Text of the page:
5. What assessment he has made of public support for holding a referendum on the UK’s membership of the EU. (900179)
As it happens, I have made an assessment of public support for holding a referendum on the UK’s membership of the EU. The only recent poll that actually matters delivered a clear mandate for the only party that offered a credible commitment to hold such a referendum.
My hon. Friend is absolutely right. Of course, we have already achieved some success in relation to the fishing industry, demonstrating that it is possible to change things in the UK’s interest within the EU. One of the key drivers of reform is the need for Europe to up its game to generate more economic growth to create the jobs and the prosperity that the continent needs, which will be good for all 28 member states, not just for Britain.
The opportunity presented by the referendum to resolve this profound choice over our role in the world for at least a generation will be wasted if the process is seen as a fix in favour of the establishment side of the argument. Will the Foreign Secretary ensure that he supports and enables independent analysis of the costs and benefits of the choice to be presented to the British people by Committees of this House, and that both sides of the argument in the referendum will be treated and funded fairly?
Yes, both sides of the argument in the referendum will be treated and funded fairly. I shall have more to say about that in the Second Reading debate later. In relation to Committees of the House, my Department always seeks to co-operate with them in any way it can.
The previous Government carried out a detailed assessment of what the European Union has delivered for the people of the United Kingdom—known as the balance of competences review—yet all has gone quiet. Will the right hon. Gentleman tell me when his Government will come forward with an overview of all 32 reports to show the British people what the European Union has delivered, and help to inform the debate?
The balance of competences review was published during the last Parliament. It was always intended to be a factual assessment of the balance of competences that could be drawn on by all parties in the forthcoming debate. As a body of factual information, it is already proving its worth. In fact, a number of other countries in Europe have started to draw on information in our balance of competences review for use in debate in their own countries.
I join the hon. Member for Plymouth, Sutton and Devonport (Oliver Colvile) in urging the Foreign Secretary to use the negotiations as an opportunity to achieve the fundamental reform that we need of the common fisheries policy—a policy that has been an unmitigated disaster for fishing stocks, the fishing industry and the fishing communities that depend on them. Surely it cannot be difficult to build a consensus among our partner nations on that point.
The Prime Minister’s in/out referendum is widely popular in north Northamptonshire. As my hon. Friend the Member for Reigate (Crispin Blunt) said, it needs to be a fair referendum if the result is to be accepted by the nation. Will the Foreign Secretary confirm that the Government will not seek to campaign, and that there will be a purdah period for the referendum?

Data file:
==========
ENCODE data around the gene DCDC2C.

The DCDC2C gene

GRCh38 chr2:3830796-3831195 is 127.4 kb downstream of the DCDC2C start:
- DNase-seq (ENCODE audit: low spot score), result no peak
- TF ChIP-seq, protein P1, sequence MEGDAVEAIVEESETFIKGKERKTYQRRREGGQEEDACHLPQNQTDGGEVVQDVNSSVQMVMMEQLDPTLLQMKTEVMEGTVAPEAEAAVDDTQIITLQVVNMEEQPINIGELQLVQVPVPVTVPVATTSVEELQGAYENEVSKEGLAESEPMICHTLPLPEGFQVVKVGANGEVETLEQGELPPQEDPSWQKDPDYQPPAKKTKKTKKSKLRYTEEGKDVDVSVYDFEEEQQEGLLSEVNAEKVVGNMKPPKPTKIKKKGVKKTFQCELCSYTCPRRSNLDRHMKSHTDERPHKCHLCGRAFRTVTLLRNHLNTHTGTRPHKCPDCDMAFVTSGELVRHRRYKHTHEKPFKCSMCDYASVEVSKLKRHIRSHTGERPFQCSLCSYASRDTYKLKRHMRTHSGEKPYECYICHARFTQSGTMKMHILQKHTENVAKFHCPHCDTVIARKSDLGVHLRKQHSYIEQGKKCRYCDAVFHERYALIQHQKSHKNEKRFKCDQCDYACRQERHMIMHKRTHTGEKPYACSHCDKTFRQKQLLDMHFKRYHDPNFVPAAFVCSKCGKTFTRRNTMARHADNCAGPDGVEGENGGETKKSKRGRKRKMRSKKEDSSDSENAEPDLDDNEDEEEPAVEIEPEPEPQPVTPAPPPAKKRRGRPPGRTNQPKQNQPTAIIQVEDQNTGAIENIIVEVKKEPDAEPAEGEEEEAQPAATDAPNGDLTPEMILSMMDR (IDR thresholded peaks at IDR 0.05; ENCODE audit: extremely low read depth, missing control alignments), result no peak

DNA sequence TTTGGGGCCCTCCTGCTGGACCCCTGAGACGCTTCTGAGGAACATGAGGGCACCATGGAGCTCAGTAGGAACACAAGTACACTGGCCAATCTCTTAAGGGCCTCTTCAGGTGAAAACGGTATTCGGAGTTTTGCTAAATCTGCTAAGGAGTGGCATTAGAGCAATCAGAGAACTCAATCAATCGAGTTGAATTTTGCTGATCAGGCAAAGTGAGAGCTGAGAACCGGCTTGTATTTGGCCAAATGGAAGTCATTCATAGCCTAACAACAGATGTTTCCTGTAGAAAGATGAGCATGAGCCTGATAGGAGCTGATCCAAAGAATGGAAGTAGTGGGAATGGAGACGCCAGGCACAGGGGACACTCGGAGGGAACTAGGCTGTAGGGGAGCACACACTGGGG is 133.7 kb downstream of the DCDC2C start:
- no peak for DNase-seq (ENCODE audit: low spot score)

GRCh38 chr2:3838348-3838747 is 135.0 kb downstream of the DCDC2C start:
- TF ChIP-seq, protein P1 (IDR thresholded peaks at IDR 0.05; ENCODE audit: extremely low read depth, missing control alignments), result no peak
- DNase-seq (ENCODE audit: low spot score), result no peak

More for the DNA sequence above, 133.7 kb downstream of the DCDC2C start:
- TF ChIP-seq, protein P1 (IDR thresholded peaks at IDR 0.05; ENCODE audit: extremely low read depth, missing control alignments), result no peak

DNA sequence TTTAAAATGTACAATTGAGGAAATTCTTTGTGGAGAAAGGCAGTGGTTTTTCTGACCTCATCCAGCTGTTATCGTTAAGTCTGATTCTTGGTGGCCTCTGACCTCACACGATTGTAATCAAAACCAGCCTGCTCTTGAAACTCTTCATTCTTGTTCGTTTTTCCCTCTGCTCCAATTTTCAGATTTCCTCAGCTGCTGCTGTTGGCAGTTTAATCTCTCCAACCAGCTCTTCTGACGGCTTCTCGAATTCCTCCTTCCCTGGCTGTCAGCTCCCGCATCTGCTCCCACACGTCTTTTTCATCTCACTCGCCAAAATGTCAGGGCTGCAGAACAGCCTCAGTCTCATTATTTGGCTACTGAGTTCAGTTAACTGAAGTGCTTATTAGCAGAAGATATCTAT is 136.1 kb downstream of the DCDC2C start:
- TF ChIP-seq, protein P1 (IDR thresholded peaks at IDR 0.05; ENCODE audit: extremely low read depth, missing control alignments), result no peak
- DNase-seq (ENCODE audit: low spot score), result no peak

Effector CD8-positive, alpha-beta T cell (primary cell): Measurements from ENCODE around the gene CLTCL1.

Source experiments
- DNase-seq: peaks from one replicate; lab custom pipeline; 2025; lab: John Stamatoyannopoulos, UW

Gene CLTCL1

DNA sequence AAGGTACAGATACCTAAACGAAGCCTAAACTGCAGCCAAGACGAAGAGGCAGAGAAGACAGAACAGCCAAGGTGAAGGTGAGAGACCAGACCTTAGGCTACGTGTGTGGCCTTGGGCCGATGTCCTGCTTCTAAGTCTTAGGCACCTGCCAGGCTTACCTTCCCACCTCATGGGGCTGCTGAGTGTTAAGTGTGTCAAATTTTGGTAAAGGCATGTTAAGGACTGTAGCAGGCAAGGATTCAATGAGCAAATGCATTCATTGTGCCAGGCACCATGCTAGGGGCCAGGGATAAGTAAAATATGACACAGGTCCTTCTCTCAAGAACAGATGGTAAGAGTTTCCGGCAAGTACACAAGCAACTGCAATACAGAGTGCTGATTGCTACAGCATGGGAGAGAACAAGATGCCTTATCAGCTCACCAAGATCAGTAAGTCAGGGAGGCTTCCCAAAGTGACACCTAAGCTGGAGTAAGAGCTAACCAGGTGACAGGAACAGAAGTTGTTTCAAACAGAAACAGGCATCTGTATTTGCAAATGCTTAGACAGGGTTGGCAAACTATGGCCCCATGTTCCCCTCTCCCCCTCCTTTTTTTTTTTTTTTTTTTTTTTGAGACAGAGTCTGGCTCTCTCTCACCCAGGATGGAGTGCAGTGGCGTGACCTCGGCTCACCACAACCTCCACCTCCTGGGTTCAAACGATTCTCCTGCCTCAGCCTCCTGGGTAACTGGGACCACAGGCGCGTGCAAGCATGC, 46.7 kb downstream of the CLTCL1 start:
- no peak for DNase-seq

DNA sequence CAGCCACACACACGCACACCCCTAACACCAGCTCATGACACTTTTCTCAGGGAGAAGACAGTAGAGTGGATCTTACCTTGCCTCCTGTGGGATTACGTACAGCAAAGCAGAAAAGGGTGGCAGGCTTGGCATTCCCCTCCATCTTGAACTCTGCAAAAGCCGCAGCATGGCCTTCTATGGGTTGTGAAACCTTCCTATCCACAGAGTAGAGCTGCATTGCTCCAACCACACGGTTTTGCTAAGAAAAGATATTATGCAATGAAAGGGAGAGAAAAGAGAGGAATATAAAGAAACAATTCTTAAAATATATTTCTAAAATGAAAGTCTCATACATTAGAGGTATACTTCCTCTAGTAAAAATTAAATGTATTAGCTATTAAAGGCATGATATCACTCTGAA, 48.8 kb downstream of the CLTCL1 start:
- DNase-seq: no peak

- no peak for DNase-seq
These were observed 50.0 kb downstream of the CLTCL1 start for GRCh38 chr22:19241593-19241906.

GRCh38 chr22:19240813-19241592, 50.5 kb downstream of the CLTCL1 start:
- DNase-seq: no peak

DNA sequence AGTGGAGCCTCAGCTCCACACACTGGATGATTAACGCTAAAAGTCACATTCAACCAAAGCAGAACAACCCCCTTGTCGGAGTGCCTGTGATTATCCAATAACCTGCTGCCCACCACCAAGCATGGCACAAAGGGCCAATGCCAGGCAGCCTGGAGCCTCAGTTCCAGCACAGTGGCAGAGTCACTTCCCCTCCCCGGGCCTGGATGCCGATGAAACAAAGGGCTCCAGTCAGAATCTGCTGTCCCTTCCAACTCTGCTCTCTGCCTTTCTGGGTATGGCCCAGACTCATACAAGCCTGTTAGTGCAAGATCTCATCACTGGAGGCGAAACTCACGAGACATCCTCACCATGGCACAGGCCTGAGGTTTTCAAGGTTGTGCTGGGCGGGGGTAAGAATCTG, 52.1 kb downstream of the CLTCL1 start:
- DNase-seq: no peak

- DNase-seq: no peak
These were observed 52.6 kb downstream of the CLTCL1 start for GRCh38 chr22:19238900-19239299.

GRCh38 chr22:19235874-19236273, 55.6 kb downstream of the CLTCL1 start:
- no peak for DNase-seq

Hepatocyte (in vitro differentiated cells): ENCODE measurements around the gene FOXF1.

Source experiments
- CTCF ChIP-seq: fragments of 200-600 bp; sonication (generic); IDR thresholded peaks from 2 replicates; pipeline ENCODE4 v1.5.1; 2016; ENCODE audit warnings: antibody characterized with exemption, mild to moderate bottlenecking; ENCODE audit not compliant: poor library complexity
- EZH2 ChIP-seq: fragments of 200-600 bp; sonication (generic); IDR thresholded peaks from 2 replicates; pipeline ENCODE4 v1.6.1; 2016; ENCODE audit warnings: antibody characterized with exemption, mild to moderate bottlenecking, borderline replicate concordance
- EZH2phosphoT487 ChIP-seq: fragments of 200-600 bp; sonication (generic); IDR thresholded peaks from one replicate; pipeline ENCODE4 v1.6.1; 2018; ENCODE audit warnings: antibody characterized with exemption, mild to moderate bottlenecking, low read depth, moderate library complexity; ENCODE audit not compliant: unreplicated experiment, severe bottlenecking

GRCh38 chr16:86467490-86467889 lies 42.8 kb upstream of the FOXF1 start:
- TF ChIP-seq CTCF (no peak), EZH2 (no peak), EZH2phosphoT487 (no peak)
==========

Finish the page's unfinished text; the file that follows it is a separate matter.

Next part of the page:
I understand my hon. Friend’s concern. I think he is referring to the media comments about the proposal to disapply section 125 of the Political Parties, Elections and Referendums Act 2000. I shall have more to say about that, including a detailed explanation, during my Second Reading speech later today. I hope that I will satisfy his concerns then.
24. Thank you, Mr Speaker, for calling me to speak for the first time in this Chamber.As part of the right hon. Gentleman’s assessment of public support for holding a referendum, what discussions has he had with all parties in Scotland about the massive public support that there is for extending the franchise for the referendum to 16 and 17-year-olds, who will, after all, be the people who have to live longest with the result, whatever that might be? (900198)
Our position is that the appropriate franchise for a United Kingdom question—a question about the future of the whole country—is the Westminster franchise. I know there are people in this House who think we should review the scope of the Westminster franchise, and that is another debate. We are very clear that the franchise for this referendum should be the Westminster franchise, and that it would not be appropriate, as an exception, to include 16 and 17-year-olds.
Many constituents in Basingstoke have expressed their support for a referendum on our future membership of the EU. Local businesses, in particular, are keen for it to happen sooner rather than later. What assessment has the Foreign Secretary made of whether the referendum can be held sooner—perhaps even in 2016—rather than waiting until 2017, as was indicated in the manifesto?
As my right hon. Friend will know, the legislation sets 31 December 2017 as the latest possible date for the referendum, but the Prime Minister has made it clear that we do not intend to wait until the end of 2017. We will hold the referendum as soon as we are ready to do so. The ball will be firmly in the court of our EU partners. If they embrace our agenda with enthusiasm and facilitate a rapid move forward, a referendum in 2016 may be possible.
On the timing, and given the importance of this question for the country as a whole, will the right hon. Gentleman have regard to the respect agenda for the devolved countries of the United Kingdom and guarantee that the referendum will not be held on the same day as the elections to the Scottish Parliament, the Welsh Assembly and the Northern Ireland Assembly, in line with the Electoral Commission’s recommendation?